White House Declares Washington Major Disaster Area

December 10, 2007

President George W. Bush has declared a major disaster exists in the State of Washington and ordered federal aid to supplement state and local recovery efforts in the area struck by severe storms, flooding, landslides, and mudslides that began on Dec. 1, 2007, and are continuing.

Federal funding is available to state and eligible local governments and certain private nonprofit organizations on a cost-sharing basis in the counties of Grays Harbor, Kitsap, Lewis, Mason, Pacific, and Thurston for debris removal and emergency protective measures, including direct federal assistance, under the public assistance program, the White House announced in a statement.

Federal funding is also available on a cost-sharing basis for hazard mitigation measures statewide.

Democratic Gov. Chris Gregoire welcomed the news but said the aid falls short of what she requested: federal money to help people get back on their feet following violent storms and widespread flooding. Gregoire announced that she would issue $300,000 in emergency state funding for that purpose. Last week, mainstream news media reported Gregoire estimating the damage at $1 billion.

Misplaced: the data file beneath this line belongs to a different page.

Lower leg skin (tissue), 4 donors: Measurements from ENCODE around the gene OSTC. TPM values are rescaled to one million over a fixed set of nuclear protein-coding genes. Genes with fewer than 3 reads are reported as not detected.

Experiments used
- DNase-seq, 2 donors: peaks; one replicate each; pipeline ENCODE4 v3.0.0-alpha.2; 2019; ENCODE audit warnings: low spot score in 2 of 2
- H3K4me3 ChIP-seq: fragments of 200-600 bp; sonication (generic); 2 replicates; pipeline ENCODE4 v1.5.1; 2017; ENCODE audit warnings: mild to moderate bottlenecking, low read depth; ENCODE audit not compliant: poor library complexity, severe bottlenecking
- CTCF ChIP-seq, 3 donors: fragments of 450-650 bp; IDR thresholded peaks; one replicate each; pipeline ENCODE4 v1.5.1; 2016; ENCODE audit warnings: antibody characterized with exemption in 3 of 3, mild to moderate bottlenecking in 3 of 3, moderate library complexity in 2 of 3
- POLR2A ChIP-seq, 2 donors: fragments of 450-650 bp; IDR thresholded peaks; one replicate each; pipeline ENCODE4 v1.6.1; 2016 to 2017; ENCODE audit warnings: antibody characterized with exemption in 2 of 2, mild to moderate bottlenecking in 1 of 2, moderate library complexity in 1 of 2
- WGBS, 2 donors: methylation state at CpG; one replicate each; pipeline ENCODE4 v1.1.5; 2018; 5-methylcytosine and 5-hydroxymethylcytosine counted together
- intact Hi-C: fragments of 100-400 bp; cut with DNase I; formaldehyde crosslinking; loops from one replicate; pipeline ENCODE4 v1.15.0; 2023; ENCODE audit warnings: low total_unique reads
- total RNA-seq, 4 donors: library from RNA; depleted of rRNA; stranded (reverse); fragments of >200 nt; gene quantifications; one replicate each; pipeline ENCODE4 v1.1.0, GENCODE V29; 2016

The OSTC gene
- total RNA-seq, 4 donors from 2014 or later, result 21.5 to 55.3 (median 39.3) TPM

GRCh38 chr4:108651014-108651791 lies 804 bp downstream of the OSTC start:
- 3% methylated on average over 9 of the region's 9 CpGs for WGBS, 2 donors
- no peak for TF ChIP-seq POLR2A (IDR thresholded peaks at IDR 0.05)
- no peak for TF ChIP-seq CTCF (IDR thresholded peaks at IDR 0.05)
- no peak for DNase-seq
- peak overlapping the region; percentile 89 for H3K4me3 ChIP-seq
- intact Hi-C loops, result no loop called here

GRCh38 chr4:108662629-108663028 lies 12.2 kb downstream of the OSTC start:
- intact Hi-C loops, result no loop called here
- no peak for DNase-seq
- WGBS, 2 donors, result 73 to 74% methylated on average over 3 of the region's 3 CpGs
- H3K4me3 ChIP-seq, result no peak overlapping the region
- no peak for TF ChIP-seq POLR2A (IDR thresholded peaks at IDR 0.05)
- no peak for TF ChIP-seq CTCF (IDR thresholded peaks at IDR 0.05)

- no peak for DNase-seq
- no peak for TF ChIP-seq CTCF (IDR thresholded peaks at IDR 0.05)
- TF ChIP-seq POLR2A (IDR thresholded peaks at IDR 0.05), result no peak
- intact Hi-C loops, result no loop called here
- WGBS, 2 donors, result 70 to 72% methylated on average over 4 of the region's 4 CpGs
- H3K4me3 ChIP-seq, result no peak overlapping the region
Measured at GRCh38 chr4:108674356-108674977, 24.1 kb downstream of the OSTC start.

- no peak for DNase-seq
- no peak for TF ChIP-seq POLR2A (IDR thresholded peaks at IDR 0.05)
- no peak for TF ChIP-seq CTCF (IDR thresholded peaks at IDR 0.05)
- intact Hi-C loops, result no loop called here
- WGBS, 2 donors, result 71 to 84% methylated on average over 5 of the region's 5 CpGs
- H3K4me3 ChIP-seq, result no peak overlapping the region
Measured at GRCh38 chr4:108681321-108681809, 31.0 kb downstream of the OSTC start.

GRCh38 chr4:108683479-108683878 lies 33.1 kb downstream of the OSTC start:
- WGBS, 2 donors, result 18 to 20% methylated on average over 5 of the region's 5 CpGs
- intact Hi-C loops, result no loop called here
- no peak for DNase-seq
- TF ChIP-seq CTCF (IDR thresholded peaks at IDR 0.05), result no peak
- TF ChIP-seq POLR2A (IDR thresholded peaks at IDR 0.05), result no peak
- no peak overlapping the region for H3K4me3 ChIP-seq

“People who have been flooded out of their homes or who continue to live without power need help right now to meet their basic needs,” Gregoire said. “We are anxious to hear from the federal government about our request for individual assistance funds, but in the meantime, I want our residents to have the food, shelter, medical care and transportation they need.”

The state Transportation Department announced an immediate $1 million would be needed for repairs or cleanup needs.

As of Thursday, Dec. 6, 2007, the Farmers Insurance Group of Companies reported it had received more than 600 claims from the storms.

R. David Paulison, Administrator, Federal Emergency Management Agency (FEMA), Department of Homeland Security, named Thomas P. Davies as the federal coordinating officer for federal recovery operations in the affected area.

FEMA said that damage surveys are continuing in other areas, and more counties and additional forms of assistance may be designated after the assessments are fully completed.

Sources: White House Press Office, Associated Press, Farmers

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